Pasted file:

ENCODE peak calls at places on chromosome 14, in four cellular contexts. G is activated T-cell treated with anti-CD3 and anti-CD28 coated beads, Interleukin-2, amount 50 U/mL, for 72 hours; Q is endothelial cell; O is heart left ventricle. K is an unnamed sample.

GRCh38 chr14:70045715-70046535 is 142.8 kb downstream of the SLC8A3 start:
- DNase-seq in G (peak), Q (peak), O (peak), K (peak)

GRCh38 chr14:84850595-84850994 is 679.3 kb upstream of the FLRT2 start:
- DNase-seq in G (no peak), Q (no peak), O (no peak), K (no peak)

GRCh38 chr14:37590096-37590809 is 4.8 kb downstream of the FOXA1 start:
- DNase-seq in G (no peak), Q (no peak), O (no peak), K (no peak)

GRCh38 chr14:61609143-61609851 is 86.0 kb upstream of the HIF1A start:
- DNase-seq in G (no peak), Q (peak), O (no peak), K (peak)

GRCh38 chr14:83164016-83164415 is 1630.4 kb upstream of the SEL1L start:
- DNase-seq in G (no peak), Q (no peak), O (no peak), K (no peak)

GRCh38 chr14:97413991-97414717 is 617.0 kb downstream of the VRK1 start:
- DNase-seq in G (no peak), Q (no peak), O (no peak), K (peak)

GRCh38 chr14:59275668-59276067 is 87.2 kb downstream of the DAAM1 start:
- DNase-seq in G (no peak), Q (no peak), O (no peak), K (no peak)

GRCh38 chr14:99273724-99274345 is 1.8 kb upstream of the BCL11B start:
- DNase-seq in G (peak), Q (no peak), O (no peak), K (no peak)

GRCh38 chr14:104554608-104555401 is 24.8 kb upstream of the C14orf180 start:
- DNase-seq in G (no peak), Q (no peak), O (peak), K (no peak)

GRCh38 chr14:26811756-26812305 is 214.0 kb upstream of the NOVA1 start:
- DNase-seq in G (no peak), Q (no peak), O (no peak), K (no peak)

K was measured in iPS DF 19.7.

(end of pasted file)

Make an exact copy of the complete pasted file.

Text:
ENCODE peak calls at places on chromosome 14, in four cellular contexts. G is activated T-cell treated with anti-CD3 and anti-CD28 coated beads, Interleukin-2, amount 50 U/mL, for 72 hours; Q is endothelial cell; O is heart left ventricle. K is an unnamed sample.

GRCh38 chr14:70045715-70046535 is 142.8 kb downstream of the SLC8A3 start:
- DNase-seq in G (peak), Q (peak), O (peak), K (peak)

GRCh38 chr14:84850595-84850994 is 679.3 kb upstream of the FLRT2 start:
- DNase-seq in G (no peak), Q (no peak), O (no peak), K (no peak)

GRCh38 chr14:37590096-37590809 is 4.8 kb downstream of the FOXA1 start:
- DNase-seq in G (no peak), Q (no peak), O (no peak), K (no peak)

GRCh38 chr14:61609143-61609851 is 86.0 kb upstream of the HIF1A start:
- DNase-seq in G (no peak), Q (peak), O (no peak), K (peak)

GRCh38 chr14:83164016-83164415 is 1630.4 kb upstream of the SEL1L start:
- DNase-seq in G (no peak), Q (no peak), O (no peak), K (no peak)

GRCh38 chr14:97413991-97414717 is 617.0 kb downstream of the VRK1 start:
- DNase-seq in G (no peak), Q (no peak), O (no peak), K (peak)

GRCh38 chr14:59275668-59276067 is 87.2 kb downstream of the DAAM1 start:
- DNase-seq in G (no peak), Q (no peak), O (no peak), K (no peak)

GRCh38 chr14:99273724-99274345 is 1.8 kb upstream of the BCL11B start:
- DNase-seq in G (peak), Q (no peak), O (no peak), K (no peak)

GRCh38 chr14:104554608-104555401 is 24.8 kb upstream of the C14orf180 start:
- DNase-seq in G (no peak), Q (no peak), O (peak), K (no peak)

GRCh38 chr14:26811756-26812305 is 214.0 kb upstream of the NOVA1 start:
- DNase-seq in G (no peak), Q (no peak), O (no peak), K (no peak)

K was measured in iPS DF 19.7.